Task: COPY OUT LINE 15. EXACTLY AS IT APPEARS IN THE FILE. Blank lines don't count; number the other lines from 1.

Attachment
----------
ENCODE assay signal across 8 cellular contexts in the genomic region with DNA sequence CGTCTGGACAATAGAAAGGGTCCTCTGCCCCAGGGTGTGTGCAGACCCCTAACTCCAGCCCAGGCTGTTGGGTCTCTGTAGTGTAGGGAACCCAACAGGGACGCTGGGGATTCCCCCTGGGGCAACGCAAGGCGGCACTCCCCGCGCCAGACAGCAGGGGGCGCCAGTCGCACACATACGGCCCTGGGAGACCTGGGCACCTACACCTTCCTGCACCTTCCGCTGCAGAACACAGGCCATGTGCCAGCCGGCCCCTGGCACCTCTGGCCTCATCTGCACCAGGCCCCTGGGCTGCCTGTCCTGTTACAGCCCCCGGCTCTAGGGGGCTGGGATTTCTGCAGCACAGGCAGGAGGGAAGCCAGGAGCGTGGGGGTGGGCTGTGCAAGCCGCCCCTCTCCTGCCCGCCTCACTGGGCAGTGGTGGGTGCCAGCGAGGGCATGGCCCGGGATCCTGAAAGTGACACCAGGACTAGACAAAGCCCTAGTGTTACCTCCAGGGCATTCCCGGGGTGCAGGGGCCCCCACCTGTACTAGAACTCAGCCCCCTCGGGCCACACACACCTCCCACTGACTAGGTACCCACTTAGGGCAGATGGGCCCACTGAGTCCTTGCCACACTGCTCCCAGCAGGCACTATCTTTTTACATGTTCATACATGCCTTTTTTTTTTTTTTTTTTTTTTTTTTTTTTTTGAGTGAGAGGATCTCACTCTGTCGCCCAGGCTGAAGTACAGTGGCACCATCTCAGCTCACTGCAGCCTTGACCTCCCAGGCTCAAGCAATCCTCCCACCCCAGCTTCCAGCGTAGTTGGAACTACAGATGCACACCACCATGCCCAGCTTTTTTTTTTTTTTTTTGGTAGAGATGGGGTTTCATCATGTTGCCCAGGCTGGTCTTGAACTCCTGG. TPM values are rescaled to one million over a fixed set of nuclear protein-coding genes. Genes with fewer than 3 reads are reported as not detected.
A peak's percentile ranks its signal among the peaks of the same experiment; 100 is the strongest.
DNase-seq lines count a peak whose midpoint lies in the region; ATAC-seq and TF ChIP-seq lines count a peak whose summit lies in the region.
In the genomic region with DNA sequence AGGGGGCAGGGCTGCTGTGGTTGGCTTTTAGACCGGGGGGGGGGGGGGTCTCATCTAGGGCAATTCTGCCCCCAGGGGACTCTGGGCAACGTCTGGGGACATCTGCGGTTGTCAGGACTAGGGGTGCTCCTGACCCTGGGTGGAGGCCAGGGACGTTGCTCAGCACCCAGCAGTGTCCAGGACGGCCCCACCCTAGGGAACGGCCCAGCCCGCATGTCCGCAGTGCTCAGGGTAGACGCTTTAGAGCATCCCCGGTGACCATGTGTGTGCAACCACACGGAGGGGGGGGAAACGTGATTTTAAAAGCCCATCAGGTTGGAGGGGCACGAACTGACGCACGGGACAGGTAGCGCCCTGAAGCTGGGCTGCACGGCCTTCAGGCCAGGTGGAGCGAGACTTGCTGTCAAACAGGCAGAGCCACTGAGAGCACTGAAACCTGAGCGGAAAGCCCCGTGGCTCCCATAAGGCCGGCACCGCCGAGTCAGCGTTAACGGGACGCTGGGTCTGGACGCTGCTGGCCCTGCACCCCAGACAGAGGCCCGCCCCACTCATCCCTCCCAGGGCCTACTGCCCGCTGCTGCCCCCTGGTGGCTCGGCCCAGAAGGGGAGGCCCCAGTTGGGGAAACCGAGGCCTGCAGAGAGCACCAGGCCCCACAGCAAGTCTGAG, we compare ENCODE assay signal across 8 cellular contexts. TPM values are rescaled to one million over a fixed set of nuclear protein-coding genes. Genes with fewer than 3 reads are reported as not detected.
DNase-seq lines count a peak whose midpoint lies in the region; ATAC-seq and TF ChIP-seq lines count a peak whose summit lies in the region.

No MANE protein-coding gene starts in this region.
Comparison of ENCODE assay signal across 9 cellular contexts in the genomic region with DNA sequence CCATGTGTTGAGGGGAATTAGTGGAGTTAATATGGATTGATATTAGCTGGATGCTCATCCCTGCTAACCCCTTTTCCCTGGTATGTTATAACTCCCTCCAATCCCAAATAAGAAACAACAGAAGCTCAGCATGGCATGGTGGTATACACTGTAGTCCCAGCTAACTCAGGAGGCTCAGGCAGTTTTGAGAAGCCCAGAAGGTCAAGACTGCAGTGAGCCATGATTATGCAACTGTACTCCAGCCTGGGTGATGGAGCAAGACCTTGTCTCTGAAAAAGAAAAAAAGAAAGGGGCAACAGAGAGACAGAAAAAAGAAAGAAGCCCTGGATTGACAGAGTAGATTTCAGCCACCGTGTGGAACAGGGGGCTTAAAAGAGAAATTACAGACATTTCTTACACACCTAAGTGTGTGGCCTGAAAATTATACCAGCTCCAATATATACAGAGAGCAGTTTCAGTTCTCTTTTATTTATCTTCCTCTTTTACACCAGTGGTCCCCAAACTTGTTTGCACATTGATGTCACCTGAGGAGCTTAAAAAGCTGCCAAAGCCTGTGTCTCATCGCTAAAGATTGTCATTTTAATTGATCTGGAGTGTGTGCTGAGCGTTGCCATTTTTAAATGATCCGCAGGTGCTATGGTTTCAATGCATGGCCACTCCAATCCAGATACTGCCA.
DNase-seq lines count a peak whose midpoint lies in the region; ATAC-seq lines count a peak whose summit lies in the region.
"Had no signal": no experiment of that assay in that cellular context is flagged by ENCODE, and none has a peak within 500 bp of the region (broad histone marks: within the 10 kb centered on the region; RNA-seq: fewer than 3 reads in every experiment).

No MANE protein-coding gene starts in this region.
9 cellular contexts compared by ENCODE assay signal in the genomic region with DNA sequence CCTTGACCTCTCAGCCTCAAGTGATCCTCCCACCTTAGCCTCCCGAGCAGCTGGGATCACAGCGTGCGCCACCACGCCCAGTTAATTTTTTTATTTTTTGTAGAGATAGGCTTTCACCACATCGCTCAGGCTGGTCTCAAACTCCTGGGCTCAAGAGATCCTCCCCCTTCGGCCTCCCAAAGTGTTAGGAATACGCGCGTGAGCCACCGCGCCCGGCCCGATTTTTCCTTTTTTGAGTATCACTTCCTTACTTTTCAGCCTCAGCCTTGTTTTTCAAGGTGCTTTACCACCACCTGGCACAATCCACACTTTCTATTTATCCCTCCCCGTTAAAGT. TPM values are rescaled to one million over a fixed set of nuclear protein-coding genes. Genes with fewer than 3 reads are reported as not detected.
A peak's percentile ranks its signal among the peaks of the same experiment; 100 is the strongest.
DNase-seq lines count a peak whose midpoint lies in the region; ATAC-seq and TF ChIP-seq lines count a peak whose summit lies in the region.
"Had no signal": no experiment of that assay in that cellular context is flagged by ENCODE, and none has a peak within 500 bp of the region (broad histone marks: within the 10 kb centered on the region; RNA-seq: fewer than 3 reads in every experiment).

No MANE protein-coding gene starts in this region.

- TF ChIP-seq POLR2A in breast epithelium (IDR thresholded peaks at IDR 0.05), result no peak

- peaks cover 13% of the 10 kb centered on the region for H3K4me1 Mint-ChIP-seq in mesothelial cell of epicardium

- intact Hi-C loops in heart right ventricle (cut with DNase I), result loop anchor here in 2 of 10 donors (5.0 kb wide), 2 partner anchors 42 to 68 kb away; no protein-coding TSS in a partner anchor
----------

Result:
No MANE protein-coding gene starts in this region.